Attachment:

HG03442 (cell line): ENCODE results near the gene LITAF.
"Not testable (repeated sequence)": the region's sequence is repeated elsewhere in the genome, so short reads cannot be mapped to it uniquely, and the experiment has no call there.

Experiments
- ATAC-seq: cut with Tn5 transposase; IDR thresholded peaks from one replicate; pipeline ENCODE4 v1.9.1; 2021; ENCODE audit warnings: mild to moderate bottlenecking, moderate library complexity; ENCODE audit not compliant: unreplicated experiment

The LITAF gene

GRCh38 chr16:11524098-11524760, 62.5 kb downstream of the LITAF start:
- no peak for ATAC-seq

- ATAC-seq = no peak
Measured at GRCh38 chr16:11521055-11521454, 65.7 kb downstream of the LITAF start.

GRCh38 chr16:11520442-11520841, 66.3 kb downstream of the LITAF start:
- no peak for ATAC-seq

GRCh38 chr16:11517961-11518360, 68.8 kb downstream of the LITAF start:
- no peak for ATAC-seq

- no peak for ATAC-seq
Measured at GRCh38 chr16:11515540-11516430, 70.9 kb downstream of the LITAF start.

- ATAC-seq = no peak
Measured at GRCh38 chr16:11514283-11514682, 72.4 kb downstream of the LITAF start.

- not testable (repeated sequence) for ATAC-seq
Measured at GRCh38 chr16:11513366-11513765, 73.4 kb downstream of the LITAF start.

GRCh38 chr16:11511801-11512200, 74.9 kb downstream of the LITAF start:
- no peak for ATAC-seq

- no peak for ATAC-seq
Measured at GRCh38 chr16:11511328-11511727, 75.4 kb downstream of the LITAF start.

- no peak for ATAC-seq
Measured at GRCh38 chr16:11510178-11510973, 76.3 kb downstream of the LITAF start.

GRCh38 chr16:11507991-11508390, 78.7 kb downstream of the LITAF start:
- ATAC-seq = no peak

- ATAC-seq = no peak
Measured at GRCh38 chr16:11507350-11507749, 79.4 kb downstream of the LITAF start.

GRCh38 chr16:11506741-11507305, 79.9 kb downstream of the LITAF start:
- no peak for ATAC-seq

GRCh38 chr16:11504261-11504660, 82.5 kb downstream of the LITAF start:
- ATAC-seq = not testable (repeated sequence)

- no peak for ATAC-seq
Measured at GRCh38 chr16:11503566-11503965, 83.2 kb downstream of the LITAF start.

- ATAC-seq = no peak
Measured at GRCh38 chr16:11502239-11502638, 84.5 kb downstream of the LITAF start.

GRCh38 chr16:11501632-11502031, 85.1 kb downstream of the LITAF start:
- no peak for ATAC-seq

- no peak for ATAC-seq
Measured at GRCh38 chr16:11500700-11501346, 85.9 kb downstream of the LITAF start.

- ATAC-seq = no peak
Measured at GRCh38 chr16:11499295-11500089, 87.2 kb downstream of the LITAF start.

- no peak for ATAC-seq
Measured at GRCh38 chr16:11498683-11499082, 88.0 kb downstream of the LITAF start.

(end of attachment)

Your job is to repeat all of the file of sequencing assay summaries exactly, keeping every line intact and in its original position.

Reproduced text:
HG03442 (cell line): ENCODE results near the gene LITAF.
"Not testable (repeated sequence)": the region's sequence is repeated elsewhere in the genome, so short reads cannot be mapped to it uniquely, and the experiment has no call there.

Experiments
- ATAC-seq: cut with Tn5 transposase; IDR thresholded peaks from one replicate; pipeline ENCODE4 v1.9.1; 2021; ENCODE audit warnings: mild to moderate bottlenecking, moderate library complexity; ENCODE audit not compliant: unreplicated experiment

The LITAF gene

GRCh38 chr16:11524098-11524760, 62.5 kb downstream of the LITAF start:
- no peak for ATAC-seq

- ATAC-seq = no peak
Measured at GRCh38 chr16:11521055-11521454, 65.7 kb downstream of the LITAF start.

GRCh38 chr16:11520442-11520841, 66.3 kb downstream of the LITAF start:
- no peak for ATAC-seq

GRCh38 chr16:11517961-11518360, 68.8 kb downstream of the LITAF start:
- no peak for ATAC-seq

- no peak for ATAC-seq
Measured at GRCh38 chr16:11515540-11516430, 70.9 kb downstream of the LITAF start.

- ATAC-seq = no peak
Measured at GRCh38 chr16:11514283-11514682, 72.4 kb downstream of the LITAF start.

- not testable (repeated sequence) for ATAC-seq
Measured at GRCh38 chr16:11513366-11513765, 73.4 kb downstream of the LITAF start.

GRCh38 chr16:11511801-11512200, 74.9 kb downstream of the LITAF start:
- no peak for ATAC-seq

- no peak for ATAC-seq
Measured at GRCh38 chr16:11511328-11511727, 75.4 kb downstream of the LITAF start.

- no peak for ATAC-seq
Measured at GRCh38 chr16:11510178-11510973, 76.3 kb downstream of the LITAF start.

GRCh38 chr16:11507991-11508390, 78.7 kb downstream of the LITAF start:
- ATAC-seq = no peak

- ATAC-seq = no peak
Measured at GRCh38 chr16:11507350-11507749, 79.4 kb downstream of the LITAF start.

GRCh38 chr16:11506741-11507305, 79.9 kb downstream of the LITAF start:
- no peak for ATAC-seq

GRCh38 chr16:11504261-11504660, 82.5 kb downstream of the LITAF start:
- ATAC-seq = not testable (repeated sequence)

- no peak for ATAC-seq
Measured at GRCh38 chr16:11503566-11503965, 83.2 kb downstream of the LITAF start.

- ATAC-seq = no peak
Measured at GRCh38 chr16:11502239-11502638, 84.5 kb downstream of the LITAF start.

GRCh38 chr16:11501632-11502031, 85.1 kb downstream of the LITAF start:
- no peak for ATAC-seq

- no peak for ATAC-seq
Measured at GRCh38 chr16:11500700-11501346, 85.9 kb downstream of the LITAF start.

- ATAC-seq = no peak
Measured at GRCh38 chr16:11499295-11500089, 87.2 kb downstream of the LITAF start.

- no peak for ATAC-seq
Measured at GRCh38 chr16:11498683-11499082, 88.0 kb downstream of the LITAF start.